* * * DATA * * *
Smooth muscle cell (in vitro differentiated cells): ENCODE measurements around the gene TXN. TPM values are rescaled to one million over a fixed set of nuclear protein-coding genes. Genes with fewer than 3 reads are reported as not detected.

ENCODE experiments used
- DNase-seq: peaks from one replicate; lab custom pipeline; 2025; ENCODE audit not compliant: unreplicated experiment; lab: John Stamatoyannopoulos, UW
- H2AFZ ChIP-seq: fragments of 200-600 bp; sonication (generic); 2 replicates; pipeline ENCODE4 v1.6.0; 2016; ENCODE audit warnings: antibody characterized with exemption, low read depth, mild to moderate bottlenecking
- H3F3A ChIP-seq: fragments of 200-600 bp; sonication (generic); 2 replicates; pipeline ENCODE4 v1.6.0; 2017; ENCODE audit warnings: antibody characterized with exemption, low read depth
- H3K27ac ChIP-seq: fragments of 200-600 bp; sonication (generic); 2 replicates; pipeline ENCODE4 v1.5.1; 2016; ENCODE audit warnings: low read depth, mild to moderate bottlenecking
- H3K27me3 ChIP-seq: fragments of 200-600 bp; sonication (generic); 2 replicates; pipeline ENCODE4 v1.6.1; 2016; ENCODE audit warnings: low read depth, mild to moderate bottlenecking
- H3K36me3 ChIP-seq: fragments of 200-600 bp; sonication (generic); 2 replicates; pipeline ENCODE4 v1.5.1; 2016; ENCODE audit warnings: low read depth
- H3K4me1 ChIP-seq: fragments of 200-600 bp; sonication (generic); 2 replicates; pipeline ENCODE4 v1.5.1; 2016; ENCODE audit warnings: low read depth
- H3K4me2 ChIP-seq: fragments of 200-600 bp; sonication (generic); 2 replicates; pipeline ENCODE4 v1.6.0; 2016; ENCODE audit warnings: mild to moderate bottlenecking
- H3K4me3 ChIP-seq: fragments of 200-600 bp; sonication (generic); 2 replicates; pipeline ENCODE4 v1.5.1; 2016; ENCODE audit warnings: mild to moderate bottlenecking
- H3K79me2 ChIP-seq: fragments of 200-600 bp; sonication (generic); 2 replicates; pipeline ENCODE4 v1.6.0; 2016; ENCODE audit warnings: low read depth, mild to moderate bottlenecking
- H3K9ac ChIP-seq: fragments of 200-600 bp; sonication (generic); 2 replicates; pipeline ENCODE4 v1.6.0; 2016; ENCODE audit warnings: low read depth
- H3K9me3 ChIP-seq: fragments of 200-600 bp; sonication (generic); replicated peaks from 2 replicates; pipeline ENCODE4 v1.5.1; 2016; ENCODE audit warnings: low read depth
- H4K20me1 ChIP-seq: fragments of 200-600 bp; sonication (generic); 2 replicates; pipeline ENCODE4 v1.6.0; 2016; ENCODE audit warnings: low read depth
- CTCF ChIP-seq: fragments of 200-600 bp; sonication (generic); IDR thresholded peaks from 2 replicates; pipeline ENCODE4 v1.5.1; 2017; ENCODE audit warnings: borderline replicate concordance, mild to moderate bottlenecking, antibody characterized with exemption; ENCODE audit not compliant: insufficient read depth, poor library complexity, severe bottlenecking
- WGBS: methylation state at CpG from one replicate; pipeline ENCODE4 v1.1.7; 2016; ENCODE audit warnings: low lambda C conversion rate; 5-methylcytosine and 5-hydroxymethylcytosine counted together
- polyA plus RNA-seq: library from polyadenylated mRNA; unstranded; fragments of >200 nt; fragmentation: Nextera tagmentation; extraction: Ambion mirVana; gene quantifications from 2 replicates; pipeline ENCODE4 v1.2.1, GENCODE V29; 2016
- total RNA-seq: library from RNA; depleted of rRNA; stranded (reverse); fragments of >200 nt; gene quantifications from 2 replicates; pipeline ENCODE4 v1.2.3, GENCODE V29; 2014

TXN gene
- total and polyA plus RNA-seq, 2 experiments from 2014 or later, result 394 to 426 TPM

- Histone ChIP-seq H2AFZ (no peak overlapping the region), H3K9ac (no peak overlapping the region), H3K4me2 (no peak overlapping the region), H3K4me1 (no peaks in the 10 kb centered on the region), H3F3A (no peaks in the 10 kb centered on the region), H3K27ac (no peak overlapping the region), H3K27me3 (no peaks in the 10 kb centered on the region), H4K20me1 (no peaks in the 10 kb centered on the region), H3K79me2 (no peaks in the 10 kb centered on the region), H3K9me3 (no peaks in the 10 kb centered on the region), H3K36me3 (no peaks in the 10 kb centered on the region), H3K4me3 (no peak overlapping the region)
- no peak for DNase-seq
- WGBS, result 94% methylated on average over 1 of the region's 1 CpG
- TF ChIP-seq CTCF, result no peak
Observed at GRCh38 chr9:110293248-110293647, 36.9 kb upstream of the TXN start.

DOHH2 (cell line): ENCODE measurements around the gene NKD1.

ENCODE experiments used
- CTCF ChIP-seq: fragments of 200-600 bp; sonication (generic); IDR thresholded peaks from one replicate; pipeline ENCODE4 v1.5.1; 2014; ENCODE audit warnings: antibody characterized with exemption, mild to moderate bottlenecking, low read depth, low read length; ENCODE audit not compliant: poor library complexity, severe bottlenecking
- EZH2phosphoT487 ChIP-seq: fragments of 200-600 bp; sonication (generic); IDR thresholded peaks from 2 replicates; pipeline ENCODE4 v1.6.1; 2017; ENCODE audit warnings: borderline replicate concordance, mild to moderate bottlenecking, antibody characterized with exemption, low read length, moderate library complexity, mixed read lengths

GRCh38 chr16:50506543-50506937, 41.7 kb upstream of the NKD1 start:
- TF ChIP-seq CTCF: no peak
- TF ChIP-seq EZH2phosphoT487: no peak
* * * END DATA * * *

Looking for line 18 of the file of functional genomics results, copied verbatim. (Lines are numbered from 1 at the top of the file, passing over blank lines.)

- polyA plus RNA-seq: library from polyadenylated mRNA; unstranded; fragments of >200 nt; fragmentation: Nextera tagmentation; extraction: Ambion mirVana; gene quantifications from 2 replicates; pipeline ENCODE4 v1.2.1, GENCODE V29; 2016